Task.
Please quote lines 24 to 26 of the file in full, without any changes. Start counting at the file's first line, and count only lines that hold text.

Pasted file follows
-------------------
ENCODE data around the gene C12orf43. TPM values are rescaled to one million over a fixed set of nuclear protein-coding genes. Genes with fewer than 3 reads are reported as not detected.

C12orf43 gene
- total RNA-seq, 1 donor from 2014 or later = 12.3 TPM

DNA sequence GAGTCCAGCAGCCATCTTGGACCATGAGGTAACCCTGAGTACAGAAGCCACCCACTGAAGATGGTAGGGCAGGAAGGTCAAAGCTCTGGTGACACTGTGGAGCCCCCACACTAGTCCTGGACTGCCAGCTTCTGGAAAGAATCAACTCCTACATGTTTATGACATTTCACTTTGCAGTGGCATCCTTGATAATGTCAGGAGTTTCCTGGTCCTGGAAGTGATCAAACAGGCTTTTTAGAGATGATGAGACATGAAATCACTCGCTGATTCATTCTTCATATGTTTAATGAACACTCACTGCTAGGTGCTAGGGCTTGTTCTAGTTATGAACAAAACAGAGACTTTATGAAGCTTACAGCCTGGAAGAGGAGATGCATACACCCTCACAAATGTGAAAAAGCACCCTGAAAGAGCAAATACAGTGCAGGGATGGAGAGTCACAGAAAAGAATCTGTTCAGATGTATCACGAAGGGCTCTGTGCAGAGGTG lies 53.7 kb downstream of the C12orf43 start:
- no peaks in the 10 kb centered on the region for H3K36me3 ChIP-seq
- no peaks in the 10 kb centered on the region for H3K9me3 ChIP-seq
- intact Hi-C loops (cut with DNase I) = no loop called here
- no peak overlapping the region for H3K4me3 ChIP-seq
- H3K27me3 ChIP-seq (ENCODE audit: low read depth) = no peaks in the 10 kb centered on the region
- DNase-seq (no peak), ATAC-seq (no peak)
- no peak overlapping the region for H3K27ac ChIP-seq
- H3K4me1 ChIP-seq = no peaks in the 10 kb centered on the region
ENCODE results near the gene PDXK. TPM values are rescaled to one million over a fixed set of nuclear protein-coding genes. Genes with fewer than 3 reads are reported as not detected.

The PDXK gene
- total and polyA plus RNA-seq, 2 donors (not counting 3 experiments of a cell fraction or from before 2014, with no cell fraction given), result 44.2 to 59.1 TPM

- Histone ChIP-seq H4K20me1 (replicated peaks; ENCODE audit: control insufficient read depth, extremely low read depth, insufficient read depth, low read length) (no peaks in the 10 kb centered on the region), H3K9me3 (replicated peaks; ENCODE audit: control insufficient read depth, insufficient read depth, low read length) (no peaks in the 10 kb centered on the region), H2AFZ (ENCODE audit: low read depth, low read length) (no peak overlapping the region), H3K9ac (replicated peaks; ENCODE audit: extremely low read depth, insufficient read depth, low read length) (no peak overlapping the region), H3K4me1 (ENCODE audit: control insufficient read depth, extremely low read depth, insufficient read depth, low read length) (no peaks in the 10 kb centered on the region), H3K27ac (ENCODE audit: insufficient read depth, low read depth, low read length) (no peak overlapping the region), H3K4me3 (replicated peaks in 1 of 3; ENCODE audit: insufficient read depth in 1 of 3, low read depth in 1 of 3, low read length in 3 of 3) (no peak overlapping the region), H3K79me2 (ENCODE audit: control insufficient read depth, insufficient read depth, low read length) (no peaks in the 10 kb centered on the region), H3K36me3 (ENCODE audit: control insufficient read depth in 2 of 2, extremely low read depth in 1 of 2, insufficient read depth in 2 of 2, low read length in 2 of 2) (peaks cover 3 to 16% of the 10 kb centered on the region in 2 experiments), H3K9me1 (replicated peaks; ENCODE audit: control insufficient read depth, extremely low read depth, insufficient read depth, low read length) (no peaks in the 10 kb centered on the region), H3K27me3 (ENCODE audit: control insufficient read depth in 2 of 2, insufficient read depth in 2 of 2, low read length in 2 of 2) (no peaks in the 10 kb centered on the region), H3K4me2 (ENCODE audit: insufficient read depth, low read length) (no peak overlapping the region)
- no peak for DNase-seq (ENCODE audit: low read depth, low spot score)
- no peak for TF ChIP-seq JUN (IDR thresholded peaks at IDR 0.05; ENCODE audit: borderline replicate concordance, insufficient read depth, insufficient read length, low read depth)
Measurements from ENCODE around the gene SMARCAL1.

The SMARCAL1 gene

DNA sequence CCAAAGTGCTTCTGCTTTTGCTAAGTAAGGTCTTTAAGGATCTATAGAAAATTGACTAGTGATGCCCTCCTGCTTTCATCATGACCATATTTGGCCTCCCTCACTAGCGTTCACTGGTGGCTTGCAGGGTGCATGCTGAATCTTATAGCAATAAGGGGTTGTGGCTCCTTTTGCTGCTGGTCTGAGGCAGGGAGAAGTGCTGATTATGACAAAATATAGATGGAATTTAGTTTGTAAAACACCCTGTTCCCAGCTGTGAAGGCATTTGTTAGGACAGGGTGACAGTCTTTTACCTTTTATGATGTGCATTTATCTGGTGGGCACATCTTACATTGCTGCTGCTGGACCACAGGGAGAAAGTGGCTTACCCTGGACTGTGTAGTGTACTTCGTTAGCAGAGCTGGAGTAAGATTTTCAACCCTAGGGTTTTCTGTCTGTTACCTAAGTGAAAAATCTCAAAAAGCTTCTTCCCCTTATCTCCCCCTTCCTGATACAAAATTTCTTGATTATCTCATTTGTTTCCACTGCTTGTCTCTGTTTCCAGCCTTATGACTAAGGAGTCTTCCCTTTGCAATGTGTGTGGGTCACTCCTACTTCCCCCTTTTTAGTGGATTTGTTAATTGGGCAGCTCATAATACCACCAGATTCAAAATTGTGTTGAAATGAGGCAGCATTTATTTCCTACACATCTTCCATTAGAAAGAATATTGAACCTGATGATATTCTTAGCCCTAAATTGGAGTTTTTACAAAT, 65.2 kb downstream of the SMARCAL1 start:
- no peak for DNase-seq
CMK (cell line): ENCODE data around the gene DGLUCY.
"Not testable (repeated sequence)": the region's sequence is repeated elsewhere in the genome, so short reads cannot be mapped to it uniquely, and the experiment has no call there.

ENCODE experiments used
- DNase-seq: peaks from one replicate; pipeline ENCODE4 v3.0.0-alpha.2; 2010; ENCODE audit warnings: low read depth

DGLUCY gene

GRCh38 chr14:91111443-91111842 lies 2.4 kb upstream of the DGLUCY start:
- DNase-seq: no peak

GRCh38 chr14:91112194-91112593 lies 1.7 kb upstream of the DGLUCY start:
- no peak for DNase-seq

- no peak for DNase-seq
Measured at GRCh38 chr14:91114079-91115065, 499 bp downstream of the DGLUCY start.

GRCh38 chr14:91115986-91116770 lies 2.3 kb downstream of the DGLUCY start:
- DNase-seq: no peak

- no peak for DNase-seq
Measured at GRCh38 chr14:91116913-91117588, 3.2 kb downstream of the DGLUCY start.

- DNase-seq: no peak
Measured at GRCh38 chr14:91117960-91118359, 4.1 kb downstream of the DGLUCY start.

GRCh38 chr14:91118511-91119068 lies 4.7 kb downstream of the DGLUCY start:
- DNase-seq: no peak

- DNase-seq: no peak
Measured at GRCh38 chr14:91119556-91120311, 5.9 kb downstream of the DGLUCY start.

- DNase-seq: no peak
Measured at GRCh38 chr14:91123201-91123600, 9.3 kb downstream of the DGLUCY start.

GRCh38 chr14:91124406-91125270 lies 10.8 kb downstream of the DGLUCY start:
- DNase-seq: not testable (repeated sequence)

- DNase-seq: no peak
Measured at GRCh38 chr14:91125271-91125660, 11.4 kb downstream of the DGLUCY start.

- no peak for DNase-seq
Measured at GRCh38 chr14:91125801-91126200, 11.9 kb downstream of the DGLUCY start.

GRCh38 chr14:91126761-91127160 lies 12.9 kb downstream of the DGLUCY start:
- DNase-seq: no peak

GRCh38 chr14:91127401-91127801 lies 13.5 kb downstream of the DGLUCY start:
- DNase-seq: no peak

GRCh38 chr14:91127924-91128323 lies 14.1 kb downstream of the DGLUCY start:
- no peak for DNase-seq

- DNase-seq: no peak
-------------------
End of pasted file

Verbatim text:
"Not testable (repeated sequence)": the region's sequence is repeated elsewhere in the genome, so short reads cannot be mapped to it uniquely, and the experiment has no call there.

ENCODE experiments used
- DNase-seq: peaks from one replicate; pipeline ENCODE4 v3.0.0-alpha.2; 2010; ENCODE audit warnings: low read depth